China takes on the Hyperloop with a supersonic ‘flying train’

September 4, 2017 by  
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Hyperloop mania has been heating up with the recent news that Elon Musk is planning to build one of the systems himself . Now China has their own answer: T-Flight, a “flying train” they say could travel even faster than a Hyperloop. This proposed mode of transportation could also reportedly shatter the sound barrier at 2,485 miles per hour (mph). China Aerospace Science and Industry Corporation (CASIC) is working on the flying train that could travel at supersonic speeds, according to chief engineer Mao Kai, speaking to the state-run China News Service (CNS). A Hyperloop would travel at speeds of around 760 mph, just below the sound barrier. Related: Hyperloop One exhibits exciting first images of full-scale test track The flying train doesn’t truly fly. Instead, CNET described it as basically a Maglev train in a vacuum tube, quoting the South China Morning Post which said it draws inspiration from bullet trains, supersonic flight, and, of course, the Hyperloop. Kai told CNS people don’t need to worry about passenger safety since as acceleration speed wouldn’t even be as fast as an airplane taking off. He also said the flying train wouldn’t run on fossil fuels and wouldn’t be impacted by weather conditions. The train could also connect with subways. According to CNS, the project team is working with more than 20 research institutes to realize this project. Experts have their doubts. Beijing Transport University professor Zhao Jian told South China Morning Post the human body can only endure acceleration speeds of up to 4,000 kilometers per hour, or 2,485 mph, for a very brief time period. He told the news outlet, “In that case, are the passengers going to be astronauts only?” Other people say there’s no braking system in the world that would be able to halt the flying train in an emergency stop and have the passengers live. Internet users said the government should focus on other important issues. One Beijing commenter wrote on social media network Sina Weibo, “Can the government please invent technology to solve traffic jams first?” There’s no time frame for when a flying train might materialize, although according to CNET, it’s among the first serious concepts for supersonic ground transportation. Via CNET , China News Service , and South China Morning Post Images via screenshot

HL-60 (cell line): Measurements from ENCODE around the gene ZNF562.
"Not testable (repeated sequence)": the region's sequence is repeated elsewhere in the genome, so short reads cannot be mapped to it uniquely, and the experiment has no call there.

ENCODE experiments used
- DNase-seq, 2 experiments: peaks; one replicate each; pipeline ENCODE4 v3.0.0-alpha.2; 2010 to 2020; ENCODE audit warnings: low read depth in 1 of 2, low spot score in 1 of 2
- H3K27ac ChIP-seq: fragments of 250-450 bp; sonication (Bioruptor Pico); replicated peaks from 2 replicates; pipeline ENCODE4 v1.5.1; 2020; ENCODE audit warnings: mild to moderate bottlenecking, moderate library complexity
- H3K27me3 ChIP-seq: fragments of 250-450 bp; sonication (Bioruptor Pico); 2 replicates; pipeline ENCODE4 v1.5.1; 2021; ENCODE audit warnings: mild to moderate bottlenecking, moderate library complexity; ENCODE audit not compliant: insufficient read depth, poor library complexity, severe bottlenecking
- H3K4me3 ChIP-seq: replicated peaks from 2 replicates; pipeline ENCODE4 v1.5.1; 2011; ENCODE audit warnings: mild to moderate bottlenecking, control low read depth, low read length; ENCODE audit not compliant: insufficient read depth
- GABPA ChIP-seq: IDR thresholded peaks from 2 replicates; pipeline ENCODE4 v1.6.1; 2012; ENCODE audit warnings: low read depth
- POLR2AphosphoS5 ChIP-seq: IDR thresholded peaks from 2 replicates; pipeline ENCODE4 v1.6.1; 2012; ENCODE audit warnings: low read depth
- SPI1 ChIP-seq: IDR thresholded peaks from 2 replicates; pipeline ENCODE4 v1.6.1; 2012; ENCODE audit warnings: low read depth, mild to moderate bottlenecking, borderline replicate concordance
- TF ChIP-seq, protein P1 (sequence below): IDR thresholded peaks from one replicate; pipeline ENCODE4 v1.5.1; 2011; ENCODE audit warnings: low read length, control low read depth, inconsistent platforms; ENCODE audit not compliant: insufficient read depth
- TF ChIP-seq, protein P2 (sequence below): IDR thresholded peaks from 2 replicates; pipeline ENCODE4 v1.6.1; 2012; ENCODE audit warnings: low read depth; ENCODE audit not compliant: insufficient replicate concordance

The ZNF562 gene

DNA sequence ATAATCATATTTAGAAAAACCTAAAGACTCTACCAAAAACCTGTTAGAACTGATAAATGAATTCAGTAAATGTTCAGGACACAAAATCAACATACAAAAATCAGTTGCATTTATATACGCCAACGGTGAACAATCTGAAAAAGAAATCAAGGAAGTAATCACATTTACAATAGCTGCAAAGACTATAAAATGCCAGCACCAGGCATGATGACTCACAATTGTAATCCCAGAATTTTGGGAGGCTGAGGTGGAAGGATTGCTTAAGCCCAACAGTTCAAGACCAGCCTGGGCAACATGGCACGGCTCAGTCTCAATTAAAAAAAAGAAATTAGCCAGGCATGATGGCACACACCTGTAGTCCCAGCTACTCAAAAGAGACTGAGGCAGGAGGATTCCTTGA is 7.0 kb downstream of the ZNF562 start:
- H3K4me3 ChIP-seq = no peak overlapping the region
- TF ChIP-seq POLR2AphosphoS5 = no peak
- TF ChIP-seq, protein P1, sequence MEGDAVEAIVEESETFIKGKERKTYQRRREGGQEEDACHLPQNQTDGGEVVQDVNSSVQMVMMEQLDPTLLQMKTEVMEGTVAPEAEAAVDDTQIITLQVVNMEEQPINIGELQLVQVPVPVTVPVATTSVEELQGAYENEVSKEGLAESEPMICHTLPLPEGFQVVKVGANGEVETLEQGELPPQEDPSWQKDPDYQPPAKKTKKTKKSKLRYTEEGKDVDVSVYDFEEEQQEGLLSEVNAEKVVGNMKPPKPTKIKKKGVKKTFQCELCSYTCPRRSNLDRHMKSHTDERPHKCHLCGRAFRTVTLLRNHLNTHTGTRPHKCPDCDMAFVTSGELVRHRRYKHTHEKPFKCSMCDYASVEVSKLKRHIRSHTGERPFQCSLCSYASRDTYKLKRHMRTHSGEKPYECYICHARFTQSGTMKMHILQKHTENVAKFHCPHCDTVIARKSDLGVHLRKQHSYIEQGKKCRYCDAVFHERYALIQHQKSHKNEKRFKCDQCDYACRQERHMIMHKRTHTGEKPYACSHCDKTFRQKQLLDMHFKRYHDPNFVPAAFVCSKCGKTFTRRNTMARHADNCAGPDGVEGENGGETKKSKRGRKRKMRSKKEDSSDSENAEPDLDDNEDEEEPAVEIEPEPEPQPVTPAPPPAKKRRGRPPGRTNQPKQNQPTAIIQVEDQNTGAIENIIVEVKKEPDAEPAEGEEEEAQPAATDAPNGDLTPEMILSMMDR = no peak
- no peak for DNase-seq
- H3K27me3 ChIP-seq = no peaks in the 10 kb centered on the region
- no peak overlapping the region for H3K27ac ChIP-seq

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China takes on the Hyperloop with a supersonic ‘flying train’

Dreamy cabin is a luxurious escape in the New Zealand bush

September 4, 2017 by